Another theme of LACMA's 2022 purchases is objects of virtuoso craftsmanship. They include a rare, multi-compartment cabinet with slide-out writing surface from 18th-century Paraguay; a unique Articulated 3-D Digitally Printed Gown (2013) by designer Michael Schmidt and architect Francis Bitoni; and a steampunk/Afrofuturist clock, with springs made of carved wood, by Long Beach artist-woodturner Frank E. Cummings III (Only Time Will Tell, 2011-13). 

Cummings' clock is a "super-object," a term coined in the 1970s for technically ambitious studio furniture. Cummings made just two clocks, the first now in the Boston Museum of Fine Arts. The Boston website calls its clock "perhaps the ultimate 'super-object,'" but maybe that needs to be updated. The yet-more-intricate LACMA clock, sporting a crown of porcupine quills, was conceived as a self-contained retrospective of Cummings' techniques.

Michael Schmidt, Articulated 3-D Digitally Printed Gown (modeled by Lita Von Teese), 2013. Gift of the 2022 Collectors Committee. Schmidt created the mannequin headdresses for LACMA's Alexander McQueen show
Kezban Arca Batibeki, Feud, 2020. Gift of the 2022 Collectors Committee with additional funds provided by Arun Bohra & Ashita Shah-Bohra and Afghan A. Lakha
The Art of the Middle East department added three works by women artists addressing the body, costume, and violence: Feud (2020) by Kezban Arca Batibeki; Deconstruction (Venus) (2021) by Azade Köker; and Disposable Bodies 4 [Shahrazad] (2012) by Laila Shawa. All three will be featured in a 2023 show, "Women Defining Women in Contemporary Art of the Middle East and Beyond."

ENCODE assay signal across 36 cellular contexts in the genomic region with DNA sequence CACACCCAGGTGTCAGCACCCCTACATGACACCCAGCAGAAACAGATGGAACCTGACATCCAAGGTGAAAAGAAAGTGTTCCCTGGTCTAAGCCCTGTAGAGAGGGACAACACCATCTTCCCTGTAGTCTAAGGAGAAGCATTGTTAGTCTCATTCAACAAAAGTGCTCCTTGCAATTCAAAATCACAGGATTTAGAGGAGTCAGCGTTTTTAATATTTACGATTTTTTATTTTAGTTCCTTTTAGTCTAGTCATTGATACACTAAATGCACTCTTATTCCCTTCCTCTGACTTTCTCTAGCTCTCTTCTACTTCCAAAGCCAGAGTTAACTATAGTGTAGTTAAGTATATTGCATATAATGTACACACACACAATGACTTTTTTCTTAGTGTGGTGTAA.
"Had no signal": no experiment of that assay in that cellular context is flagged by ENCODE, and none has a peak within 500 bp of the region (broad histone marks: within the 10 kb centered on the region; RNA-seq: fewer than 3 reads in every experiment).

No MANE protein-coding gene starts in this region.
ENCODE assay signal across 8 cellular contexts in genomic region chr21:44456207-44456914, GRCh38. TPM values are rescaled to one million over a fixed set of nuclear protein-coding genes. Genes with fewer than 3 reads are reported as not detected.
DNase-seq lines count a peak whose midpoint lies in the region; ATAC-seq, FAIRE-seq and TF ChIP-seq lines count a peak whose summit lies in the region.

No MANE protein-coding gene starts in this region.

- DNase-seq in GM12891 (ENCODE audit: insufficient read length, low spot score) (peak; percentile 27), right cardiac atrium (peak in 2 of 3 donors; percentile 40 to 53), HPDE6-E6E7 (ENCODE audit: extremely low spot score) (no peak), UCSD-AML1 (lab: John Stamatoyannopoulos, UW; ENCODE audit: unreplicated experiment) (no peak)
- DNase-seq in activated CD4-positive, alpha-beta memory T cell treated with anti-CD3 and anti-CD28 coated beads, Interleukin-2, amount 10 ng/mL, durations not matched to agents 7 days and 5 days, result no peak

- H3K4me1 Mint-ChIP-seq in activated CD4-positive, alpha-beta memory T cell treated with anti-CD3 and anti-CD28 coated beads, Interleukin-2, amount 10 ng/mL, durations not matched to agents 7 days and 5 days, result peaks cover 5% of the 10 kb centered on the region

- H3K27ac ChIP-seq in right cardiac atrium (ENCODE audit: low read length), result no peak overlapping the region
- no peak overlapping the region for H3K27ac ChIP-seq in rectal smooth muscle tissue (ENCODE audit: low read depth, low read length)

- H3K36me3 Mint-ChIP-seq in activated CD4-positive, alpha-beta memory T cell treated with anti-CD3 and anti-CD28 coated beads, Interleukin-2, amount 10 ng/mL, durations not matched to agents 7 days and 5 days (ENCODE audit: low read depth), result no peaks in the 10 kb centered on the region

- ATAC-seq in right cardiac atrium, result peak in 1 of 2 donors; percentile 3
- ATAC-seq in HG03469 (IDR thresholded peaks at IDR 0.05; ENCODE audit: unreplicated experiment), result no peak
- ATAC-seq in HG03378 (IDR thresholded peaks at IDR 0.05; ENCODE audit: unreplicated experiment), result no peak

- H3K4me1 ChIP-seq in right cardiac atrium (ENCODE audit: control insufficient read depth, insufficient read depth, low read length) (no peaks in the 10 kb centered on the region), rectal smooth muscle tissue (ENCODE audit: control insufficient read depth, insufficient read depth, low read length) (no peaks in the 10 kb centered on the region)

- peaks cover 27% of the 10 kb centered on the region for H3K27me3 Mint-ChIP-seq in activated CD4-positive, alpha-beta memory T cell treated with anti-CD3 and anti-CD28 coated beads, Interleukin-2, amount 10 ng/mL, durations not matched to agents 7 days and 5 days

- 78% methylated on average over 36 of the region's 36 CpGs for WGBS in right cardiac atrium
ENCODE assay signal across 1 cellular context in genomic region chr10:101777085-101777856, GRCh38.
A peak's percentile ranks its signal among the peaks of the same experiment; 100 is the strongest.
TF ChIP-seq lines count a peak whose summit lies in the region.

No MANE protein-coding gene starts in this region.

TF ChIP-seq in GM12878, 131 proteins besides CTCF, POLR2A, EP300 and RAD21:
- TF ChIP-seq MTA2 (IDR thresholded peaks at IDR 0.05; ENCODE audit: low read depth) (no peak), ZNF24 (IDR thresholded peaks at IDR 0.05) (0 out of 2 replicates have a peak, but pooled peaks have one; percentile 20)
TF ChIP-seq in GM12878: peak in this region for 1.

The Tacita Dean film One Hundred and Fifty Years of Painting (2021) is a conversation between artists Luchita Hurtado and Julie Mehretu. Works by both artists were acquired by previous years' Collectors Committees.

Still from Tacita Dean's One Hundred and Fifty Years of Painting, 2021


A beautiful Beauford Delaney portrait. I love the wet-on-wet affect. The real-expressionism of Alice Neel and the bravura impasto of Chaim Soutine.
The William Armfield Hobday portrait is positively Baroque, especially the background and the virtuoso treatment of the textiles. Rubens would be impressed.
The Michael Schmidt Articulated Gown is a bit underdone for my taste. But I rave of everything Iris van Herpen has ever conceived.
Anonymous said…
Since museums throughout America and the world do a constant series of acquisitions, most art objects in effect become new material for storage rooms.

Since LACMA is downsizing its public exhibition space, they should go into the business of companies like Public Storage. The museum can offer special rental locker rates for artists and collectors-investors.

Since a lot of tax breaks and deductions are involved too, LACMA can expand into a business similar to H&R Block or Turbo Tax.

But the museum definitely needs to expand into the business of window coverings and window draperies.

Also, since an endless series of cell-phone selfies and video clips on Instagram and TikTok are in LACMA's future, maybe they should open a branch in Silicon Valley?

By the way, the Ahmanson Foundation donated mainly junk.
The comment directly above has trod the same tired path endlessly. Boring does not begin to capture it. Zero value added.
Anonymous said…